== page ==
Study finds early fluvoxamine treatment among COVID-19 patients reduces hospitalization

Even with the rapid production and distribution of safe and effective coronavirus disease 2019 (COVID-19) vaccines, their availability in low-resource settings is an issue due to production, affordability, and allocation challenges. Therefore, it is important to identify inexpensive, effective, and widely available COVID-19 therapies.

Study: Effect of early treatment with fluvoxamine on risk of emergency care and hospitalisation among patients with COVID-19: the TOGETHER randomised, platform clinical trial. Image Credit: mdbildes/ Shutterstock

The drug fluvoxamine, which is a selective serotonin reuptake inhibitor (SSRI), is a possible treatment option against COVID-19 because of its anti-inflammatory and possible antiviral effects. A previous placebo-controlled, randomized trial highlighted that fluvoxamine could potentially reduce the risk of clinical deterioration in outpatients with COVID-19.

In a study published in the Lancet, a team of researchers from Brazil conducted a randomized, placebo-controlled, adaptive platform trial to evaluate the efficacy of fluvoxamine to prevent COVID-19 progression and hospitalization. The flexible platform trial implemented by the authors permits the addition of additional agents and testing with standardized operating procedures outlined in a single overarching master protocol.  

The study

To date, there have been nine thousand eight hundred and three potential participants screened for inclusion in this trial. There were one thousand four hundred and ninety-seven participants enrolled by August 5, 2021. Seven hundred and forty-one received fluvoxamine, and seven hundred and fifty-six received the placebo.

Seventy-nine (11%) participants in the fluvoxamine group had primary outcome events compared to one hundred and nineteen (16%) in the placebo group. The majority of these events were hospitalizations. Evidence gained via Bayesian beta-binomial model suggested there are benefits associated with the use of fluvoxamine for reducing the composite primary endpoint of hospitalization, which was defined as retention in a COVID-19 emergency setting to transfer to a tertiary hospital due to COVID-19 related issues.

For the intention to treat (ITT) population, the probability that the event rate was lower in the fluvoxamine group compared with the placebo group was 99.8% and 99.7 for the modified ITT (mITT). It was recommended by the independent data safety monitoring committee (DSMC) on August 5, 2021, that the authors should stop randomly assigning participants to the fluvoxamine group because this comparison had met the prespecified superiority criterion for the primary endpoint.

Tolerability issues caused eighty-four fluvoxamine participants and sixty-four placebo participants to stop involvement in the trial. It was shown in the per-protocol findings that participants who displayed optimal adherence indicated significant treatment effects regarding the primary outcome and mortality.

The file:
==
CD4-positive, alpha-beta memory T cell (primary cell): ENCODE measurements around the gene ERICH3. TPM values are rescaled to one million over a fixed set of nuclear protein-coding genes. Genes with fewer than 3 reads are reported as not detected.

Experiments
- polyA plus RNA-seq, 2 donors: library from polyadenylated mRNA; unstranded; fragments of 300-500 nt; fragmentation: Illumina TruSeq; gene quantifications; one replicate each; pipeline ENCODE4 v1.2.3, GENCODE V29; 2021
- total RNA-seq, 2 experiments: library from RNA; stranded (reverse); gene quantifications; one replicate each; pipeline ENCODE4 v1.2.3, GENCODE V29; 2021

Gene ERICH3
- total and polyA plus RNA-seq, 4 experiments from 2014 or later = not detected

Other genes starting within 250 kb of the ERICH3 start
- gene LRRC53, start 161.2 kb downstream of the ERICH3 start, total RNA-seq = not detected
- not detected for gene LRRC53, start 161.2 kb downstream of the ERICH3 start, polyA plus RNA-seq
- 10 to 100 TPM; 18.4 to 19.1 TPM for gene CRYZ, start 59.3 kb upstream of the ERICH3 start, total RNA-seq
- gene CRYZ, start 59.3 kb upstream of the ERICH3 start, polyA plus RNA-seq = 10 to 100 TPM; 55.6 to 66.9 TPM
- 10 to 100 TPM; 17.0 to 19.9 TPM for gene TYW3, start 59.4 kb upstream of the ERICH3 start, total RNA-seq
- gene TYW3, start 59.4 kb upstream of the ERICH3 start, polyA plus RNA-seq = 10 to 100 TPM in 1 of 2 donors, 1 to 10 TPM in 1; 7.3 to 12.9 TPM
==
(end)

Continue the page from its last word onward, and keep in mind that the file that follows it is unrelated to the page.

There were no significant differences in the occurrence of treatment emergent adverse effects between participants in the fluvoxamine and placebo groups. Within the subgroups (age, sex, days since the onset of symptoms, smoking status, and comorbidities), there is no evidence of moderation of treatment effect for fluvoxamine compared with the placebo.

The results from this study were consistent with an earlier trial conducted on smaller sample size. The previous study also used fluvoxamine but at a higher dose and included a group of lower-risk individuals for the primary outcome and found no clinical deterioration among eighty participants who received fluvoxamine vs. six cases among seventy-two patients who received a placebo. Another previous study conducted in France showed how treating COVID-19 patients with SSRIs reduced intubation and death.

Figure 2: Probability of efficacy and Bayesian relative risk of hospitalisation defined as either retention in a COVID-19 emergency setting or transfer to tertiary hospital due to COVID-19 for fluvoxamine versus placebo.Figure 2: Probability of efficacy and Bayesian relative risk of hospitalisation defined as either retention in a COVID-19 emergency setting or transfer to tertiary hospital due to COVID-19 for fluvoxamine versus placebo.


The use of therapeutic interventions such as fluvoxamine to limit the progression of diseases and possibly prevent hospitalization is critically dependent on identifying higher-risk individuals. There is a lower risk associated with unselected populations. It remains unclear what absolute reduction in risk of clinical deterioration would motivate people to choose such treatment methods. These considerations highlight the importance of developing a validated prediction rule for deterioration in patients in the early stages of a severe acute respiratory syndrome coronavirus 2 (SARS-CoV-2) infection.

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Gemma Wilson

Gemma is a journalism graduate with keen interest in covering business news – specifically startups. She has as a keen eye for technologies and has predicted quite a few successful startups over the last couple of years.

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